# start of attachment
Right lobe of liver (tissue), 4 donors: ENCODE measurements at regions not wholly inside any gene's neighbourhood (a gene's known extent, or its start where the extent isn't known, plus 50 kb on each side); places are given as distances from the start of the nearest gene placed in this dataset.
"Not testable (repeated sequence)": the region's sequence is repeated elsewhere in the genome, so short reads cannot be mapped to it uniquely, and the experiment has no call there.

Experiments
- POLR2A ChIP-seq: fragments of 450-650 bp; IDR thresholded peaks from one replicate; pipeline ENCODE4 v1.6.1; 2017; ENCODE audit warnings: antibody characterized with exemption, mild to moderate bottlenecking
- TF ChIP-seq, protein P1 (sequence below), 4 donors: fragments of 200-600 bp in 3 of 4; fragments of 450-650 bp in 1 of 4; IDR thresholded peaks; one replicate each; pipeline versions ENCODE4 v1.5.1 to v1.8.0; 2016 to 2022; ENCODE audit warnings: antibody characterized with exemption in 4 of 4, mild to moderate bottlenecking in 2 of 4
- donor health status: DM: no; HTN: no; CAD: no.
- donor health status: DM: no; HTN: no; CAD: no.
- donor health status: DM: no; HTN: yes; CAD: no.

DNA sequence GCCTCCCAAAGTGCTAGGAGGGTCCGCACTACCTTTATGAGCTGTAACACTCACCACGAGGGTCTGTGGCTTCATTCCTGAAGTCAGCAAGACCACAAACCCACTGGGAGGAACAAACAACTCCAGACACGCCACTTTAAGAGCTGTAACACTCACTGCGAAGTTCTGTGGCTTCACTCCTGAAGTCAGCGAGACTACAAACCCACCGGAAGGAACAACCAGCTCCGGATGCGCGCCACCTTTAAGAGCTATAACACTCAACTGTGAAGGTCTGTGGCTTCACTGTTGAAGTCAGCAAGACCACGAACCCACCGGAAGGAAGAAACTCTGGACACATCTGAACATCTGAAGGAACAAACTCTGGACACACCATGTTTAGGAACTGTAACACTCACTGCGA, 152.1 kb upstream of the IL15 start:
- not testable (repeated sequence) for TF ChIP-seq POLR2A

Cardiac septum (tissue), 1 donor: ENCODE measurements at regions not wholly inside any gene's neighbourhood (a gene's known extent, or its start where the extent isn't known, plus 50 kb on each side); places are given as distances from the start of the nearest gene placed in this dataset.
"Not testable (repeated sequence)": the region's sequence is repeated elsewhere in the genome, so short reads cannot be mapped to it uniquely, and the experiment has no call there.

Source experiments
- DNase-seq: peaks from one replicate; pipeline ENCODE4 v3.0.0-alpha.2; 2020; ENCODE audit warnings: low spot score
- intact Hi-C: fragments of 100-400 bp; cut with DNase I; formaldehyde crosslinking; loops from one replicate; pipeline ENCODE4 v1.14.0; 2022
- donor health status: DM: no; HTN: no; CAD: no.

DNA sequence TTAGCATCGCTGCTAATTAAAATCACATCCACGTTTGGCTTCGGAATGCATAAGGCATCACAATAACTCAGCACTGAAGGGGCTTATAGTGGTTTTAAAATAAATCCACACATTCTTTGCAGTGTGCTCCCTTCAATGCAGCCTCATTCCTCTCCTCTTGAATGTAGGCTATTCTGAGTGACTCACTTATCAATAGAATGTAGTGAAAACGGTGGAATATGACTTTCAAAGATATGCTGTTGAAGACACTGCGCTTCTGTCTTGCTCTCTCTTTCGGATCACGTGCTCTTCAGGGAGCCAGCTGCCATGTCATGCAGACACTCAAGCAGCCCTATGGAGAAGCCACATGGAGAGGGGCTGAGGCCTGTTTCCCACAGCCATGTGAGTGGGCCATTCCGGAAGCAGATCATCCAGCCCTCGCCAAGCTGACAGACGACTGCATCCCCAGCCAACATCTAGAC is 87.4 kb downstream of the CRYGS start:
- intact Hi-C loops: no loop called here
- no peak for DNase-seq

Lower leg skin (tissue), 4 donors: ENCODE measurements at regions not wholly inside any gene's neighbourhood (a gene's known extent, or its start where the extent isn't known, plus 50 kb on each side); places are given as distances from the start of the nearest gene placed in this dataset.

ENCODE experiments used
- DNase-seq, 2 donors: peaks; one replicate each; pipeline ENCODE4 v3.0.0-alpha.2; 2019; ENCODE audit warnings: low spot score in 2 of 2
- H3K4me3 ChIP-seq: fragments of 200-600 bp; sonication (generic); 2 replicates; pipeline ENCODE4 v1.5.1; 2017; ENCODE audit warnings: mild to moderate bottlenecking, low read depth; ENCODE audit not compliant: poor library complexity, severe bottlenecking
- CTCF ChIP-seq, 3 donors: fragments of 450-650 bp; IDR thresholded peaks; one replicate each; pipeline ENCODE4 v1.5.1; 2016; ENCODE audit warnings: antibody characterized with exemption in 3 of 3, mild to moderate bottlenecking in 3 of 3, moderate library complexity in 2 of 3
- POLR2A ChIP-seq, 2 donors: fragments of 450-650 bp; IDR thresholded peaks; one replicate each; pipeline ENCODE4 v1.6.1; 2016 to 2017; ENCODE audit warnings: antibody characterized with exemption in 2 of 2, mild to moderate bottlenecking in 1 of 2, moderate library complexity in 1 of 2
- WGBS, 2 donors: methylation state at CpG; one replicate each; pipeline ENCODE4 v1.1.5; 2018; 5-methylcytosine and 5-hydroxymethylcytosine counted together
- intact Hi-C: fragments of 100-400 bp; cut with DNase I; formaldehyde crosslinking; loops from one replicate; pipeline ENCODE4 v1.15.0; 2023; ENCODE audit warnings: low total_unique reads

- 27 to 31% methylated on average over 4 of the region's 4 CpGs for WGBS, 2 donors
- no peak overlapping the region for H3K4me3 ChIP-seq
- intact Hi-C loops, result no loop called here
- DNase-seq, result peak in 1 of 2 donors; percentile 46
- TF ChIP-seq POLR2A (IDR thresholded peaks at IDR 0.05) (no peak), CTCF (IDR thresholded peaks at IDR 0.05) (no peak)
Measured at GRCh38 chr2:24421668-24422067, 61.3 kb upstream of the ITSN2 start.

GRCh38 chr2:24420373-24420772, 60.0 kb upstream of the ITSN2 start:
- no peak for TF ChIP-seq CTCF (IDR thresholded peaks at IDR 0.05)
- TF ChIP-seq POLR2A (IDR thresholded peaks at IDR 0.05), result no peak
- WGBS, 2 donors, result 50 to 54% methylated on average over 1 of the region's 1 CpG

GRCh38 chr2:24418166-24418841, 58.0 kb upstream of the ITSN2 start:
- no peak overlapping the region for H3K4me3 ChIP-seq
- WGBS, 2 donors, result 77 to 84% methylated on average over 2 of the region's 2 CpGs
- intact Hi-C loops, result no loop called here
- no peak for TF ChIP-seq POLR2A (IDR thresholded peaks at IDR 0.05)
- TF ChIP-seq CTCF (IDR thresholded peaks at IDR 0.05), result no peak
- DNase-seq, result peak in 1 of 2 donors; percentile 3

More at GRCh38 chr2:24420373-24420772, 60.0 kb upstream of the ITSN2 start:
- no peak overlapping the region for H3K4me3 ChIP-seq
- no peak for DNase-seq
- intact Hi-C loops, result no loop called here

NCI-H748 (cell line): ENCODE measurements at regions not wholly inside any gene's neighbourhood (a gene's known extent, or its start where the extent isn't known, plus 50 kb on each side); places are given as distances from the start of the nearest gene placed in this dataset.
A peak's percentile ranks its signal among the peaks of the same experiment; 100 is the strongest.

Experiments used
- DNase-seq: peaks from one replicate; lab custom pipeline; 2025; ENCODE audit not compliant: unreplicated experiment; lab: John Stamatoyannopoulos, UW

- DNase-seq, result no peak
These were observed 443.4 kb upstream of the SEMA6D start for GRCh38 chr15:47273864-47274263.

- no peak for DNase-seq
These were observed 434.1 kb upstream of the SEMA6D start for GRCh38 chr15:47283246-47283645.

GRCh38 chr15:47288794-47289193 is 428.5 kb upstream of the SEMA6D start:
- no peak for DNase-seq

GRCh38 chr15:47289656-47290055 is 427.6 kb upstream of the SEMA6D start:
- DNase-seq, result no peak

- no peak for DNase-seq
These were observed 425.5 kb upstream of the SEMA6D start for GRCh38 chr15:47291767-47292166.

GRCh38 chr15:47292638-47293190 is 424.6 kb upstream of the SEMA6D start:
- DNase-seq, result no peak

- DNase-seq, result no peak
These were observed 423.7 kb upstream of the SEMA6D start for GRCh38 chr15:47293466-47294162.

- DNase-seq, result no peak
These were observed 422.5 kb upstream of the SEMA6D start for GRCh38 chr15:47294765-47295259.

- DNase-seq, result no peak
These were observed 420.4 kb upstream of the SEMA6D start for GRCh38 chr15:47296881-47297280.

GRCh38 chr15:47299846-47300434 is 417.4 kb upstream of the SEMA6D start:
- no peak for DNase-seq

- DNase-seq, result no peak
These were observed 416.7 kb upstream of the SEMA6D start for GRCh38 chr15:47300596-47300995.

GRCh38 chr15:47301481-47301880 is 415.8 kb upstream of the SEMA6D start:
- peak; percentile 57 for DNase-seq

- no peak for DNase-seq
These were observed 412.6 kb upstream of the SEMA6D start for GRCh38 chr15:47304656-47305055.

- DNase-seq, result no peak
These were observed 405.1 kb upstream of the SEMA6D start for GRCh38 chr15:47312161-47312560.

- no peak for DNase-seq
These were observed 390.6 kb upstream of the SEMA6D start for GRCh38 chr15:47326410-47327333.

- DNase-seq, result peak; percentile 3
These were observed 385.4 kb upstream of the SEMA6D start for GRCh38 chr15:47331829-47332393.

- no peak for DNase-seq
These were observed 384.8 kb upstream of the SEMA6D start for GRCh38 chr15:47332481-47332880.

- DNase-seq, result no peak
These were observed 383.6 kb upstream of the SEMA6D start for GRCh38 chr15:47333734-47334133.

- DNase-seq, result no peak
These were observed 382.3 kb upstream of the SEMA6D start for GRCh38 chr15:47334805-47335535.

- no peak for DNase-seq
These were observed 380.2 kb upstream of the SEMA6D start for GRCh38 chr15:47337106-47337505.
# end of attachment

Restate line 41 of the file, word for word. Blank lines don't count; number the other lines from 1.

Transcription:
- intact Hi-C loops, result no loop called here